One the best lessons that Pawn Star can teach us as traders is to walk away unless the price is right. Throughout the course the day Rick is presented with many alluring opportunities to purchase a wide variety of objects but he frequently passes up on the deal if he cannot get the right price for the item. Rick will let the opportunity walk out the door rather than pay too much for the deal.

This an incredibly important point to remember. After all as speculators we don’t have control over the spread or the news flow or the order flow in the market. Our only power is to stand down when the setup does not line up. One of the reasons why Rick can be so sanguine about letting business walk out the door is because he knows that there will be another customer along in a minute. As short term traders we often forget that fact when we get wrapped up in our battle with the market. No one is more guilty of that sin than me, but after watching Pawn star I’ve become a lot more conscious of the idea that not every deal is a trade to be taken.

Forex Trading Tips: Price Versus Value

Boris Schlossberg

Price Versus Value

What is a cynic? A man who knows the price of everything and the value of nothing.

Oscar Wilde.

In the latest book I am reading “Fooling Some of the People all of the Time,” hedge fund manager David Einhorn makes a great case for value investing. Einhorn who runs Greenlight Capital is an investor who can not only find deep value in an overlooked stock but can also uncover fraud and hype in massively overbought securities. In fact, the centerpiece of the book is his Herculean battle with Allied Capital that spans over nearly six years, involves scores of government regulators, threats of lawsuits and unwarranted investigations all of which would turn even Ayn Rand into a skeptic of the crony capitalism system we live in today.

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Politics aside however, Einhorn’s investment methodology is superb. Using an accountant’s mindset and a businessman’s nose for a bargain Einhorn approaches every idea with a dispassionate look at its economic prospects and makes sure that the management ‘s interests are always aligned with those of the shareholders. It’s old fashioned bottoms up investing that has made Einhorn and his hedge fund partners very rich over the past and if I was to have my savings invested I wouldn’t hesitate for a minute in giving Einhorn my funds.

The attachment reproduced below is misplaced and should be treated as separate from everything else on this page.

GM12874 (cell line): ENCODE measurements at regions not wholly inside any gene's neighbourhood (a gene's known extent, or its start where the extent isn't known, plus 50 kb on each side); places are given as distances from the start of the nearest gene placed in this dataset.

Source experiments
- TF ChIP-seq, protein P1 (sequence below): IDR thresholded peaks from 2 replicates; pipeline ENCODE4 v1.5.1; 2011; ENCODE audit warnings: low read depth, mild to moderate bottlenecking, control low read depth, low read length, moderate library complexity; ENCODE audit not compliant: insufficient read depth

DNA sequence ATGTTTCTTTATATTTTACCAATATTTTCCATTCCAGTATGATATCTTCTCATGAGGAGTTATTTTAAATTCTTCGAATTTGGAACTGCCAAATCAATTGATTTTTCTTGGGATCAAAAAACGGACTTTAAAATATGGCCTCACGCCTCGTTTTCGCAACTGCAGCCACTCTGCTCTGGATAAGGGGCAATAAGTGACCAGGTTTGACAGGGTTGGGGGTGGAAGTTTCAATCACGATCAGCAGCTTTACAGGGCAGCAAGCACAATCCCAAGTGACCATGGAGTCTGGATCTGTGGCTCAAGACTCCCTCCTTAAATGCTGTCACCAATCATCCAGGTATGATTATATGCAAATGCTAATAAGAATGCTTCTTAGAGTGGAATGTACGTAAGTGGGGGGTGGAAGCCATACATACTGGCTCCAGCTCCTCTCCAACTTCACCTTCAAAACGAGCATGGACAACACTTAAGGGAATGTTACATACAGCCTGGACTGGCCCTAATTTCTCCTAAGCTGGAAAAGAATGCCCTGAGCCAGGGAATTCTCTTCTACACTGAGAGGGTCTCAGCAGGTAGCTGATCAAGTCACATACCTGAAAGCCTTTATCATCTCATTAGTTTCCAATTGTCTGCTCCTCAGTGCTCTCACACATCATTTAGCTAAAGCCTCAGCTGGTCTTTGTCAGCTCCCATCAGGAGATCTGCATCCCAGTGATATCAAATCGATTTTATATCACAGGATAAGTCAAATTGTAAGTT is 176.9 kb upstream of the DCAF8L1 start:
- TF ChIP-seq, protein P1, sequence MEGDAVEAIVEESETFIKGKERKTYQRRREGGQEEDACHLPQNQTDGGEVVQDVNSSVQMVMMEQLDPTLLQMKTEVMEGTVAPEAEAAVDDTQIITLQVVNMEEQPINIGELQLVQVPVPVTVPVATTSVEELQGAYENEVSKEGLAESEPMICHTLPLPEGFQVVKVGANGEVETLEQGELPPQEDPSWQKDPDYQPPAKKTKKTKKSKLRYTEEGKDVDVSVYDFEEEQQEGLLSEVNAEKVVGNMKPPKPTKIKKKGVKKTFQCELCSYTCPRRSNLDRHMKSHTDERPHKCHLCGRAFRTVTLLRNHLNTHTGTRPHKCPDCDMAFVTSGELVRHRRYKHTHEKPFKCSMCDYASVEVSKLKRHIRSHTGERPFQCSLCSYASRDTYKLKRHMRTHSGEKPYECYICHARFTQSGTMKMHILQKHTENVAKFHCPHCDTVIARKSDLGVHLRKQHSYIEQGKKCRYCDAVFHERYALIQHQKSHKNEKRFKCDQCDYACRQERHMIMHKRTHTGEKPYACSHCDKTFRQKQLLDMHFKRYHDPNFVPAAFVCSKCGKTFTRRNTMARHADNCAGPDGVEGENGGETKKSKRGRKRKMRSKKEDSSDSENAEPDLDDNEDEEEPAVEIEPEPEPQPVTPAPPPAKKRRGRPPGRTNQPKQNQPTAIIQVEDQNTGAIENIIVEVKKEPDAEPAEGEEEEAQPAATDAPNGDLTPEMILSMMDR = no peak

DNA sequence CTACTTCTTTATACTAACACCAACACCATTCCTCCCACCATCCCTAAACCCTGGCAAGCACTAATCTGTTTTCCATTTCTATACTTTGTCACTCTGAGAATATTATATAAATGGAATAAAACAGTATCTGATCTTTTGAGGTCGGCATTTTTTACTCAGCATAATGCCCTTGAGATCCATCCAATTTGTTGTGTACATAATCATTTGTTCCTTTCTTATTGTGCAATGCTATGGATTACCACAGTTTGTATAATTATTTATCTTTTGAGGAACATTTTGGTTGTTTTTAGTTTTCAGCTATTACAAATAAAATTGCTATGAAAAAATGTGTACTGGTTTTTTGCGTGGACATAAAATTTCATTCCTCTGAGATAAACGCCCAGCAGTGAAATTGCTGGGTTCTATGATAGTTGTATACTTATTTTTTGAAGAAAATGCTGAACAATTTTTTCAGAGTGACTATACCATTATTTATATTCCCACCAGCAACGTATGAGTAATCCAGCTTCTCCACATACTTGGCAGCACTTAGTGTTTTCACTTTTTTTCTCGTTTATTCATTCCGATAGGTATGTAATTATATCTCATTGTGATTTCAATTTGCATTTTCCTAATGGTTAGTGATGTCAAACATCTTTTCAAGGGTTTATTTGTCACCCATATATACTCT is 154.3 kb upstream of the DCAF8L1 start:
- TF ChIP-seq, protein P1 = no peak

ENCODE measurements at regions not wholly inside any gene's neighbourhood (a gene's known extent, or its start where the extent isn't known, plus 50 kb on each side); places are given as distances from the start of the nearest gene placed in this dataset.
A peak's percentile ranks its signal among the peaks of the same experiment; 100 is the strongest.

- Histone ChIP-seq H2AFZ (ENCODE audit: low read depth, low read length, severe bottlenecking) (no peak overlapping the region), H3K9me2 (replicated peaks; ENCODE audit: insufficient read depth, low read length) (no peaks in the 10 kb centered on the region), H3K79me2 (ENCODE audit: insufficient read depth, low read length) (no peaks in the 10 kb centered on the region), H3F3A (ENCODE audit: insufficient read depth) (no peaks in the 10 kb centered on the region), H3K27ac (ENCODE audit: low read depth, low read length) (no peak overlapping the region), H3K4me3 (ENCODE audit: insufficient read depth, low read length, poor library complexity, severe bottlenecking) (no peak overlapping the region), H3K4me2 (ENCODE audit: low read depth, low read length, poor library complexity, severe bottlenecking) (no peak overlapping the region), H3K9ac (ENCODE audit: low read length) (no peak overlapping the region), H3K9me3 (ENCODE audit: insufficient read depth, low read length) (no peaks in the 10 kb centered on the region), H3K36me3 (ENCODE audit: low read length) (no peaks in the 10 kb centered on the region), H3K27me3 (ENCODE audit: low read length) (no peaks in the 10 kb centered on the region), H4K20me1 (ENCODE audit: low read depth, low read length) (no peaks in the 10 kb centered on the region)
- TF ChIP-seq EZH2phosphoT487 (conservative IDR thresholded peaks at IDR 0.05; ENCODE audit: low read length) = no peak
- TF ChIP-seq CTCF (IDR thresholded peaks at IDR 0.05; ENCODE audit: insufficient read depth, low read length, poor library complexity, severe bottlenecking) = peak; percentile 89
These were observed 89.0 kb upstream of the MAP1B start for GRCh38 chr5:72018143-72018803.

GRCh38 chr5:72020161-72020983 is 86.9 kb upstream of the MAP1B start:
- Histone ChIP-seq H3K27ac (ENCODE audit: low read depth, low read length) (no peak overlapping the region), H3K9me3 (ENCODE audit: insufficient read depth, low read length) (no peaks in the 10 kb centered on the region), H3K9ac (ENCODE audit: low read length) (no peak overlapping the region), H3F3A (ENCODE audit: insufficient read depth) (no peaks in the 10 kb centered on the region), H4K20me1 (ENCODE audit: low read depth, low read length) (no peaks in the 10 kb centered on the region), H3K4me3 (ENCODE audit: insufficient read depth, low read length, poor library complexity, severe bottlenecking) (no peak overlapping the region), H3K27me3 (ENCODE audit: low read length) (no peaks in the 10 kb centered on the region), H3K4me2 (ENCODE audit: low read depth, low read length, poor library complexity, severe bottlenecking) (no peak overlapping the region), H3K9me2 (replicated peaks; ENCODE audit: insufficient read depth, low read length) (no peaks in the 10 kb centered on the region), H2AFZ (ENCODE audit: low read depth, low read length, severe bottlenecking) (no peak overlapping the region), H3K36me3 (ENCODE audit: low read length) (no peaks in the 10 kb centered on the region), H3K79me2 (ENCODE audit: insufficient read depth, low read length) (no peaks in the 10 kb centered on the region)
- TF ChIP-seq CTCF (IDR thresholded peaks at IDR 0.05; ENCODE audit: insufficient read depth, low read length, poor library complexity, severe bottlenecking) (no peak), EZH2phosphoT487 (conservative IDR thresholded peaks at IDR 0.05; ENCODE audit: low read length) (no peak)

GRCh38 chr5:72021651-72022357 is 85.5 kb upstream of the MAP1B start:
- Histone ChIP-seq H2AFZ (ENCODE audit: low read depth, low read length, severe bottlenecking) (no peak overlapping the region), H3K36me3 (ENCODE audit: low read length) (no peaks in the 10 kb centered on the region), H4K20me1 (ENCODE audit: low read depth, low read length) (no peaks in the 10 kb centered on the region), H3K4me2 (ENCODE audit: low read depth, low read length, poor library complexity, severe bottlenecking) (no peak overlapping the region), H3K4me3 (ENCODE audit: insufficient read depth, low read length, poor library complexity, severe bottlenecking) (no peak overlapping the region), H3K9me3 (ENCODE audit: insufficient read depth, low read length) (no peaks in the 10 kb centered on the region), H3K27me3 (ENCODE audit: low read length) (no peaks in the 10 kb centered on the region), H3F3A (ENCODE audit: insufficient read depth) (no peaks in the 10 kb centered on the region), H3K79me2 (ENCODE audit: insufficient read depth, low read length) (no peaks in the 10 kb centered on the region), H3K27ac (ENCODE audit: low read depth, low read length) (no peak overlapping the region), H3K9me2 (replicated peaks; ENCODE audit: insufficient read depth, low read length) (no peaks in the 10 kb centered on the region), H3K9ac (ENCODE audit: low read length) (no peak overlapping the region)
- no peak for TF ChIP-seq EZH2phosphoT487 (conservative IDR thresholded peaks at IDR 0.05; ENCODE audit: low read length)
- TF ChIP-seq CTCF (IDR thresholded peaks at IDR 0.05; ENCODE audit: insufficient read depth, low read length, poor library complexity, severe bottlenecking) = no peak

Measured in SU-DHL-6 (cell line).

Unfortunately Einhorn’s approach is totally useless to us as traders. Why? Because he spends most of his time fighting the tape. Einhorn will be the first person to admit that he may hold a short position for weeks, months and sometimes years as it moves against him only to capture most of his profits in one single day of collapse. Since Einhorn never knows when the market will finally come to his point of view, he must often endure massive adverse price movements against his position before ultimately reaping the benefits of his analysis. In fact the only time he will close out the position is if he believes that his original investment thesis has been proven wrong. The reason equity investors can maintain such Job-like patience is because they generally trade with very little leverage.

As currency traders we simply do not have this luxury. Even on a very modest 10:1 lever factor a mere 10% move against us will wipe out our entire account. That’s why as speculators we have to trade price not value. Holding on to your convictions in the face of rapidly mounting losses will almost always result in a blown up. Occasionally you may ride out the storm, surviving a margin call, but that will only set you up for a much bigger loss down the line.

As speculators we must always use stops and that approach can result in a maddening series of painful losses as price moves up and down without rhyme or reason. Being a spec can often feel like being a sucker at a poker table, as market fakes us out one way and then the other. But no matter how frustrating it may be a times we cannot deviate from our mission of trading price not value. Just like athletes, traders hit cold streaks all the time, but what differentiates the winners from the losers in both arenas is their ability to understand what the game is really about. In last night’s NBA finals Kevin Garnett missed eight shots in a row, but that didn’t stop him from making the winning basket that gave Celtics an insurmountable lead over the Lakers. Next time you are being chopped mercilessly by the market remember that all cold streaks end as long as you maintain your discipline.

How Does the EU/IMF Rescue Plan Work?

eu imf rescue plan eur/usd euro Kathy Lien

The euro rebounded this morning thanks in part to the new details released on the EU/IMF Rescue Plan. Reuters put together a VERY good synopsis dissecting how the plan works :

Q+A-How does the EU’s financial safety net work?

Below are details of the European Stabilisation Mechanism, which includes the European Financial Stability Facility, and how it could be used.


500 billion euros from the European Union and at least 250 billion euros from the International Monetary Fund, making 750 billion euros in total, or about $1 trillion. The EU money is divided into a 60 billion pot for all EU members and a 440 billion euro pool for the 16 members of the euro zone.


The 60 billion euro pot will be in place as long as necessary to safeguard the bloc’s financial stability. The 440 billion euro facility, called the European Financial Stability Facility, is set up for three years.